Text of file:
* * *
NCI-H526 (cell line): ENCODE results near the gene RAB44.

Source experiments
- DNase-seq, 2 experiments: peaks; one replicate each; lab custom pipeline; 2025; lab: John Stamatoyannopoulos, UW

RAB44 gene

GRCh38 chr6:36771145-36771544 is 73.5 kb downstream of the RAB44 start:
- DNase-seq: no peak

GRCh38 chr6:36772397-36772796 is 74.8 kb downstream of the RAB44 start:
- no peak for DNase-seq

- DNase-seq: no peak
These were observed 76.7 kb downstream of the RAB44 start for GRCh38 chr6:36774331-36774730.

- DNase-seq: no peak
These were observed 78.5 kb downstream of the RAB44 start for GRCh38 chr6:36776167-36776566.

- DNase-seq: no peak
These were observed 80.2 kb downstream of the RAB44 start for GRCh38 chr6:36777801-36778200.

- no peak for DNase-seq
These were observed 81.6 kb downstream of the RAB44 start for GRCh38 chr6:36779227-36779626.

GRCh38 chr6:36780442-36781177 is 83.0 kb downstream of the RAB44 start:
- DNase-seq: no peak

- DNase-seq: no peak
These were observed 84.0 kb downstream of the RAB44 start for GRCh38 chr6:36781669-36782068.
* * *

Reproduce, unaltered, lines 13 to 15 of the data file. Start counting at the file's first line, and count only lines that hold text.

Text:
- DNase-seq: no peak
These were observed 80.2 kb downstream of the RAB44 start for GRCh38 chr6:36777801-36778200.

- no peak for DNase-seq